Leonidas Platanias, MD, PhD (Guest):  These are very stressful times for everyone, and you can only imagine how it is for cancer patients who have to deal with cancer at the same time. So, it is very challenging, and we have adapted to the situation. We have developed new approaches to make sure we minimize the risk for our patients, for our cancer patients and we have developed ways so they can feel safe to come and get their treatments.

So, one thing that is very important and we try to do is not to bring people unnecessarily to the hospital because, as you know, COVID-19 patients also come to the hospital and there is always a risk for transmission by going to any hospital and this is especially important for some of our cancer patients who are very immunocompromised, who are getting chemotherapy or other treatments, bone marrow transplants, who their immune system is very weak and makes them very vulnerable to COVID. So, we have developed proactively, we are being proactive and have in place new procedures to specifically address COVID-19 issues.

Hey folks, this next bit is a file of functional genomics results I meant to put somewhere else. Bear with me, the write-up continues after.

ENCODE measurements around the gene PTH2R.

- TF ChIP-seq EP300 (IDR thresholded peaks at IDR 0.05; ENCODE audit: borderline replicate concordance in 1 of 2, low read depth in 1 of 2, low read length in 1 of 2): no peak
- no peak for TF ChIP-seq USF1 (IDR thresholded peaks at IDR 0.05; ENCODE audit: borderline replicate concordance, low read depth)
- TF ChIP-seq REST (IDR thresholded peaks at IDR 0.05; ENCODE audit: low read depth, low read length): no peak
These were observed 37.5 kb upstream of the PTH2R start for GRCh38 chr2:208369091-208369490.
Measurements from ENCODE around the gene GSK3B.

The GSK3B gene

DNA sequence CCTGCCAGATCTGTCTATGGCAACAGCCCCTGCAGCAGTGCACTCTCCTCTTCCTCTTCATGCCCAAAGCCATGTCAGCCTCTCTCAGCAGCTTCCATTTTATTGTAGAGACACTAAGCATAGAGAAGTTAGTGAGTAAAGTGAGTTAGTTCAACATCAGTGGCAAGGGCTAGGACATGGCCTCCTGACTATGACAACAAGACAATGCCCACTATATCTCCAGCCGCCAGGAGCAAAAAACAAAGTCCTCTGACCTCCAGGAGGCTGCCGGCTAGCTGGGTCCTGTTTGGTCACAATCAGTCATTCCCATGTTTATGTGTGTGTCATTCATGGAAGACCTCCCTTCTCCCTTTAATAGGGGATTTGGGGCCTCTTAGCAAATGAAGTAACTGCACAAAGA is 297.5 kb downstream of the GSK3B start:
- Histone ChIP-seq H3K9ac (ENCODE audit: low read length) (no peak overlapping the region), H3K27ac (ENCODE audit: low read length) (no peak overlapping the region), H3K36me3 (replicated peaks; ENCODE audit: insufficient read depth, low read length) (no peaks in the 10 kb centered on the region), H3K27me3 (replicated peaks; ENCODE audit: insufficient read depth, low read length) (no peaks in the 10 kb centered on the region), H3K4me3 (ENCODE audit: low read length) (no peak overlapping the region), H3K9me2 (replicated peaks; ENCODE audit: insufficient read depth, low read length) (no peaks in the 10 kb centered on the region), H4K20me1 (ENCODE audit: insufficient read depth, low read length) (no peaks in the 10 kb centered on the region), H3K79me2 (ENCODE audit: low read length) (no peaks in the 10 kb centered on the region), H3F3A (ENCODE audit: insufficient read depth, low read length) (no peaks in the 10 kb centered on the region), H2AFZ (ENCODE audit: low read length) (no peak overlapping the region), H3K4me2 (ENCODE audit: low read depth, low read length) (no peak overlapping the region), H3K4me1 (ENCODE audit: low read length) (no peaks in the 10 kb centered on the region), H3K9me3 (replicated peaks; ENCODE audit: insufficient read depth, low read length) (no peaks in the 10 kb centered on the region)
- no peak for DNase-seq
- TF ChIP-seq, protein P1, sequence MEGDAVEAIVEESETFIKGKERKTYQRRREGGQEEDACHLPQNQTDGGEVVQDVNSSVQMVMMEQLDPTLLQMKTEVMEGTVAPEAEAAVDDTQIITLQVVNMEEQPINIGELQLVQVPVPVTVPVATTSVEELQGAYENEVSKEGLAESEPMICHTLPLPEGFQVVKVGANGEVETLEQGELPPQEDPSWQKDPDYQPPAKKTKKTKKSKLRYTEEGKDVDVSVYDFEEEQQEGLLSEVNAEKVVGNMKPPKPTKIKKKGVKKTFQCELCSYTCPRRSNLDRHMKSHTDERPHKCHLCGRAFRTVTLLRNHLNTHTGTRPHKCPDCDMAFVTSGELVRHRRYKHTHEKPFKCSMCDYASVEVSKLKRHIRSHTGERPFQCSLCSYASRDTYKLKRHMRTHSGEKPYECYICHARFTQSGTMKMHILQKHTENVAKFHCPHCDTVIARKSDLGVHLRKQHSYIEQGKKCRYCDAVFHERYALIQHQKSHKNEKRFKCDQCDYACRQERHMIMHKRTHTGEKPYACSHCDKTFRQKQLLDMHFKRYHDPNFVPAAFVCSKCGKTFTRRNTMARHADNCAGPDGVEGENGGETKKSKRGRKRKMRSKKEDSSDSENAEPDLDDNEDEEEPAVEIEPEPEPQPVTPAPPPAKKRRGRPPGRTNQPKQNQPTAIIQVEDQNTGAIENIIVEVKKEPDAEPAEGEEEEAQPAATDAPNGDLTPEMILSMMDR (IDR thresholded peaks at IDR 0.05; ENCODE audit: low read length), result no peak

As an example, when we have patients calling for an appointment, we screen them for fever, cough, and or recent international travel. Depending on the answers to the screening questions; we triage them to a COVID-19 nurse hotline that we have, or we schedule them for a visit with instructions to wear a mask and take other precautions if necessary.

We have also established the COVID-19 response team that activated if any patient arrives after failing the screening questions, in this case, we try to – the patient and their companions are given masks and brought to a negative air flow room for assessment and we work very closely with the Northwestern Medicine Infection Prevention team on these measures.